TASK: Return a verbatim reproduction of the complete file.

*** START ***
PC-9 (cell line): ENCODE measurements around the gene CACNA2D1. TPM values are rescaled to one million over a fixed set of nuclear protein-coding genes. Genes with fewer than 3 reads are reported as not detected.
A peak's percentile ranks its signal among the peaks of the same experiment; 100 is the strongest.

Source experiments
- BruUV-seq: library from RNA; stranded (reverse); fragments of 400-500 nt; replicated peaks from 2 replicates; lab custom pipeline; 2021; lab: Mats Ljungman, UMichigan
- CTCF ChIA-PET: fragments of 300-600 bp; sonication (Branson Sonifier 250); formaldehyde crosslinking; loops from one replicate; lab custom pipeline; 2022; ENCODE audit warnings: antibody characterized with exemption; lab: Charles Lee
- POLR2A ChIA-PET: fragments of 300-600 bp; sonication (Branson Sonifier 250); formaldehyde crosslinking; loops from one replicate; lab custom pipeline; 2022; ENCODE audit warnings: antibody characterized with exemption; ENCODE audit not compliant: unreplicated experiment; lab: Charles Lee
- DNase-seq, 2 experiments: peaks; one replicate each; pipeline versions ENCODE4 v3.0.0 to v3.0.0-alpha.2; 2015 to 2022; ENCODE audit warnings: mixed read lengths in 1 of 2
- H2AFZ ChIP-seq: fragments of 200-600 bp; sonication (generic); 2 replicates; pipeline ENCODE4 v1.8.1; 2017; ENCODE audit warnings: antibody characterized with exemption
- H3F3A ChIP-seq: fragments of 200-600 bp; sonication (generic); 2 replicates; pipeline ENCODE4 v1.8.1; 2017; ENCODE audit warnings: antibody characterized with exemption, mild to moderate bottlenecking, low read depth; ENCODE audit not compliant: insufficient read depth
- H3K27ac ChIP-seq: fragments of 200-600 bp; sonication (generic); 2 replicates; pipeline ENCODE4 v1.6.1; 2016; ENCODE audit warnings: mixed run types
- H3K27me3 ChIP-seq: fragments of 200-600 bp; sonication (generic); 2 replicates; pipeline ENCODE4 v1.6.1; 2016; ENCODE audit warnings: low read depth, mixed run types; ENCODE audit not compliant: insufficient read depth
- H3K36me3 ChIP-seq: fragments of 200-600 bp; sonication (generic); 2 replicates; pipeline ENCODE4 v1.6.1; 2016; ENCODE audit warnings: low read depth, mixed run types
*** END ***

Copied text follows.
PC-9 (cell line): ENCODE measurements around the gene CACNA2D1. TPM values are rescaled to one million over a fixed set of nuclear protein-coding genes. Genes with fewer than 3 reads are reported as not detected.
A peak's percentile ranks its signal among the peaks of the same experiment; 100 is the strongest.

Source experiments
- BruUV-seq: library from RNA; stranded (reverse); fragments of 400-500 nt; replicated peaks from 2 replicates; lab custom pipeline; 2021; lab: Mats Ljungman, UMichigan
- CTCF ChIA-PET: fragments of 300-600 bp; sonication (Branson Sonifier 250); formaldehyde crosslinking; loops from one replicate; lab custom pipeline; 2022; ENCODE audit warnings: antibody characterized with exemption; lab: Charles Lee
- POLR2A ChIA-PET: fragments of 300-600 bp; sonication (Branson Sonifier 250); formaldehyde crosslinking; loops from one replicate; lab custom pipeline; 2022; ENCODE audit warnings: antibody characterized with exemption; ENCODE audit not compliant: unreplicated experiment; lab: Charles Lee
- DNase-seq, 2 experiments: peaks; one replicate each; pipeline versions ENCODE4 v3.0.0 to v3.0.0-alpha.2; 2015 to 2022; ENCODE audit warnings: mixed read lengths in 1 of 2
- H2AFZ ChIP-seq: fragments of 200-600 bp; sonication (generic); 2 replicates; pipeline ENCODE4 v1.8.1; 2017; ENCODE audit warnings: antibody characterized with exemption
- H3F3A ChIP-seq: fragments of 200-600 bp; sonication (generic); 2 replicates; pipeline ENCODE4 v1.8.1; 2017; ENCODE audit warnings: antibody characterized with exemption, mild to moderate bottlenecking, low read depth; ENCODE audit not compliant: insufficient read depth
- H3K27ac ChIP-seq: fragments of 200-600 bp; sonication (generic); 2 replicates; pipeline ENCODE4 v1.6.1; 2016; ENCODE audit warnings: mixed run types
- H3K27me3 ChIP-seq: fragments of 200-600 bp; sonication (generic); 2 replicates; pipeline ENCODE4 v1.6.1; 2016; ENCODE audit warnings: low read depth, mixed run types; ENCODE audit not compliant: insufficient read depth
- H3K36me3 ChIP-seq: fragments of 200-600 bp; sonication (generic); 2 replicates; pipeline ENCODE4 v1.6.1; 2016; ENCODE audit warnings: low read depth, mixed run types